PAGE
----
Hire and retain more employees by building a company they like working for
Your company’s culture is the DNA of your business. It affects everything from your values to your employees’ behavior on the job site. Instilling the right culture can help your business recruit and retain more employees and set your team up for long-term success. On the other hand, a poor culture could be the reason why you’re struggling to find good help or keep your best painters.
In the PRO+ Training Series webinar “Recruiting and Building Culture,” Torlando Hakes, CEO of Craftsman Painters, and Michal Cheney, owner of No Drip Painting in Columbus, Ohio, offer these best practices for building company culture.
Why Culture Matters
If you’re struggling to hire new employees, it’s possible your company’s culture—or lack thereof—may be turning potential painters away.
“I want to work for a company I’m proud of,” says Cheney. “A company that is going to attract the right people. Before I make a job posting, I have to ask, ‘Is someone going to want to work for us?’ It’s about building your team and your culture.”
Many factors can go into a good company culture, from shared goals to recognition of accomplishments to leadership style. But it’s important to intentionally craft a culture and keep investing in it. Studies have found that companies with good cultures attract more high-quality job applicants, experience less than half as much employee turnover, and improve team productivity in the field.
Culture can also become part of your word-of-mouth reputation. If your business is known to stand for certain values, that might make you a more attractive business partner to certain clients. In a competitive industry where reputation is everything, don’t miss out on a chance to stick out from the crowd.
Culture Starts With You
There’s no one-size-fits-all when it comes to choosing the right company culture. If you’re the boss, then your culture should be authentic to who you are as a painter and as a person.
“Build your culture around yourself, your values, and what you care about,” Hakes says. “But you have to ask those questions: What do I care about? Why is painting important to me? Why do I like this?”
“List out the answers to those questions, and then narrow it down to the top three things that are really important to you. Start there. Those are your values. Then try to find people that can vibe with that. After all, your vibe attracts your tribe.”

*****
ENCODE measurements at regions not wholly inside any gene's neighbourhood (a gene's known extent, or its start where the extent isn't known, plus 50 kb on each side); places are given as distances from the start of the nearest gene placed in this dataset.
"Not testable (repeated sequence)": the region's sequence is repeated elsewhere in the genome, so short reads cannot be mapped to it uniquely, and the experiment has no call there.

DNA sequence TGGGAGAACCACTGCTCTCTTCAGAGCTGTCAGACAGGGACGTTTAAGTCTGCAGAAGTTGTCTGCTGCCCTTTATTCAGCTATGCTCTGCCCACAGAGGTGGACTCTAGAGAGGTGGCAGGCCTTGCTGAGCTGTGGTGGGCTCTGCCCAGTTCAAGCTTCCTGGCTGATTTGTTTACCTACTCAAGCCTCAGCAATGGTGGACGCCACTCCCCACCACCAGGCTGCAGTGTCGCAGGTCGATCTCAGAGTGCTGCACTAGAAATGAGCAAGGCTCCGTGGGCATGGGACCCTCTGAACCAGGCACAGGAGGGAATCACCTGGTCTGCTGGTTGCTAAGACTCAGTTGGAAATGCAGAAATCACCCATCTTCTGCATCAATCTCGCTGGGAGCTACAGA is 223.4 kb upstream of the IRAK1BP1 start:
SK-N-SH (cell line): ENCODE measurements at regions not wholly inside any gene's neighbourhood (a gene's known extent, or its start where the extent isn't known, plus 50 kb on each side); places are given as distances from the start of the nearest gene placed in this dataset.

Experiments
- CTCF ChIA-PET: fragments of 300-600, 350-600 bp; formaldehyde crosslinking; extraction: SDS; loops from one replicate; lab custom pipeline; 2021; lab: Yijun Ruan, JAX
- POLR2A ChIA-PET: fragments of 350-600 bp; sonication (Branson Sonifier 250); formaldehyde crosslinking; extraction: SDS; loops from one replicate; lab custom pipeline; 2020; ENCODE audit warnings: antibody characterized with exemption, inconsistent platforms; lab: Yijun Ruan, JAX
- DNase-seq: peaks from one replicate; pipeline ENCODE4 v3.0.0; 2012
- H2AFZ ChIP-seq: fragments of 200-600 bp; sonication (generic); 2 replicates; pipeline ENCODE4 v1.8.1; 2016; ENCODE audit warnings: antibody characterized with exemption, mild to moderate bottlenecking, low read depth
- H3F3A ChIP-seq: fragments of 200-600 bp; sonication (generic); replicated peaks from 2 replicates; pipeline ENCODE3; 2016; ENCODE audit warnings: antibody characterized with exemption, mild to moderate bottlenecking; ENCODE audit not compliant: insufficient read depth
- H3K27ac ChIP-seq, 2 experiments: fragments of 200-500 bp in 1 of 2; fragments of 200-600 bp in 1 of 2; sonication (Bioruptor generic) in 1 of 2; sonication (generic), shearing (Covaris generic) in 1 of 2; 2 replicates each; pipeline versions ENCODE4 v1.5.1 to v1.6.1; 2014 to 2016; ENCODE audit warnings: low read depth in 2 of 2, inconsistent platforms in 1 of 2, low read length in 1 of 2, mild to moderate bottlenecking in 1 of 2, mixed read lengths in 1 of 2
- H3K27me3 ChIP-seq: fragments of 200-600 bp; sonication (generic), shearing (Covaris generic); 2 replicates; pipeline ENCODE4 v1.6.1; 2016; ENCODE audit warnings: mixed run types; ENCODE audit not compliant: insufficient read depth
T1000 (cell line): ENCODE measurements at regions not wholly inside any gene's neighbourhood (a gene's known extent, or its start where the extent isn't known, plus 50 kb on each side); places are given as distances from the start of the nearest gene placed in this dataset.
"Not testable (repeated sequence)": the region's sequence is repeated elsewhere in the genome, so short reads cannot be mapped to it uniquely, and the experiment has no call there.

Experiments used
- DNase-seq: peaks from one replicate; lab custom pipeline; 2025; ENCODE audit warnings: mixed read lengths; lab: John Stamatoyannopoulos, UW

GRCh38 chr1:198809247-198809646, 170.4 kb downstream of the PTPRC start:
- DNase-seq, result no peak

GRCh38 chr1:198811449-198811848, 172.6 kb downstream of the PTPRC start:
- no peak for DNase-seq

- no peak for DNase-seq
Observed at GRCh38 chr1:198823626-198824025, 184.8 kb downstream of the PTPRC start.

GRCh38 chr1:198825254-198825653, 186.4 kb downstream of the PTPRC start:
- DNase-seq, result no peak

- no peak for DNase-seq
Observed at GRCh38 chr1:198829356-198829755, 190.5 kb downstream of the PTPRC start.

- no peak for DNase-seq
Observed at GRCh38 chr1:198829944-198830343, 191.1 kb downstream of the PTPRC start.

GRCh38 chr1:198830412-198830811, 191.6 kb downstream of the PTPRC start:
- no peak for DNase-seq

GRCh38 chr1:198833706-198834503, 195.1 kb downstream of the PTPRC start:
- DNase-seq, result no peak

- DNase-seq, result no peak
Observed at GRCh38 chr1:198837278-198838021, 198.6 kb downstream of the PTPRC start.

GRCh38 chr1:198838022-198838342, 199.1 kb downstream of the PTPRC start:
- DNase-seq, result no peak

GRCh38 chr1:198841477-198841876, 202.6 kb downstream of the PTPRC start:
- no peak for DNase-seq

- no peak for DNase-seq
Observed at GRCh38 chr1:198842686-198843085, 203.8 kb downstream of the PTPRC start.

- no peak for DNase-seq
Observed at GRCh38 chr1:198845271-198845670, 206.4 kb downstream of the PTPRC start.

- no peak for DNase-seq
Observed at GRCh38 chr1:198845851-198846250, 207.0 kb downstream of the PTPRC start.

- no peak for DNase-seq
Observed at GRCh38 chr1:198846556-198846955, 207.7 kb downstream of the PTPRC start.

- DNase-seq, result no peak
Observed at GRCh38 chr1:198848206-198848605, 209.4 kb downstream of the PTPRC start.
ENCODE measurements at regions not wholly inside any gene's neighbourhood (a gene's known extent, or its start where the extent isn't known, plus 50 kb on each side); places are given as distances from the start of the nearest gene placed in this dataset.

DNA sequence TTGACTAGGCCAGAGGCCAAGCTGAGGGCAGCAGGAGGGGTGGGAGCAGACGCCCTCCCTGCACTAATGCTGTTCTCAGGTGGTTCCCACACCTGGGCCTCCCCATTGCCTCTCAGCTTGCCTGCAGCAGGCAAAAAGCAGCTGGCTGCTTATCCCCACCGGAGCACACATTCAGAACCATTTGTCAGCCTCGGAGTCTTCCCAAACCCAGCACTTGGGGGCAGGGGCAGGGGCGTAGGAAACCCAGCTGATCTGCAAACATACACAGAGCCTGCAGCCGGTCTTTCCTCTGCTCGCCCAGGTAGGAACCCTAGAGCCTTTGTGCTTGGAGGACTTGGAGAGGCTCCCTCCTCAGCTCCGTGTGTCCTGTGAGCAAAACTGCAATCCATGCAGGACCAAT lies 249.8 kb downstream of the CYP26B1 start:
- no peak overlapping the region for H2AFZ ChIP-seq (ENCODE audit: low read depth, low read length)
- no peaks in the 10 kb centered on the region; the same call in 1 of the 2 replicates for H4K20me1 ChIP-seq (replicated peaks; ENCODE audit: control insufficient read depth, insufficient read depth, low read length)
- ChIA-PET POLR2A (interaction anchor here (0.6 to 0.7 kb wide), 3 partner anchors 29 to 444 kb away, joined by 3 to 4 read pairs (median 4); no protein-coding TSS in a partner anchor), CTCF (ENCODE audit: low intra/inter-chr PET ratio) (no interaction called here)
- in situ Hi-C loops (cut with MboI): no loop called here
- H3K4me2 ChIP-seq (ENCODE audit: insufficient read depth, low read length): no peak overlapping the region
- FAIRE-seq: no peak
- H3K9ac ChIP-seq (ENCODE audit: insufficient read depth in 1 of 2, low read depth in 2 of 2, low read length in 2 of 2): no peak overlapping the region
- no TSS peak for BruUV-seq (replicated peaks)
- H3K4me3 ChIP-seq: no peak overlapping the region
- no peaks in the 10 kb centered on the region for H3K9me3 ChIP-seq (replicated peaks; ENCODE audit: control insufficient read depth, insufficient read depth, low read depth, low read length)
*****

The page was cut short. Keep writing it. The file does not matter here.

In other words, Hakes says, “Who do you want to be around for eight hours a day, five days a week?” The answer will tell you a lot about the kind of culture you want to create.
Hire for Culture
When hiring, it may seem logical to simply hire the most experienced applicant. But make sure they’re a good fit for your organization.
Hakes says his worst mistakes came from rushing the hiring process. It usually happened when he was buried in work and needed to quickly expand his team. As a result, he hired guys who were a bad fit. In hindsight, he wishes he’d hired a less-experienced candidate who fit the company culture better. Doing so would have avoided many headaches.
Cheney also recommends including specific language within the job posting to indicate the type of candidate you’re looking for. Mention company values, training options, or even include photos that describe the ideal applicant.
“We have this phrase that we use on my team,” Cheney says. “We hire for culture and train for skill.”
You can post a job listing today on Sherwin-Williams’ Job Board, the industry’s first free, paint-focused job site. You can also check out the Paint Your Path program at AmericaNeedsPainters.com, which offers free resources to help you recruit, interview, and onboard new hires.
Cultivating a positive culture is an important part of building a successful business. It helps bring new employees in the door and boosts your existing employees’ morale and productivity. Investing in this intangible force will help yield tangible benefits for you and everyone else on your team.
For more tips, watch the full PRO+ Training Series webinar “Recruiting and Building Culture.”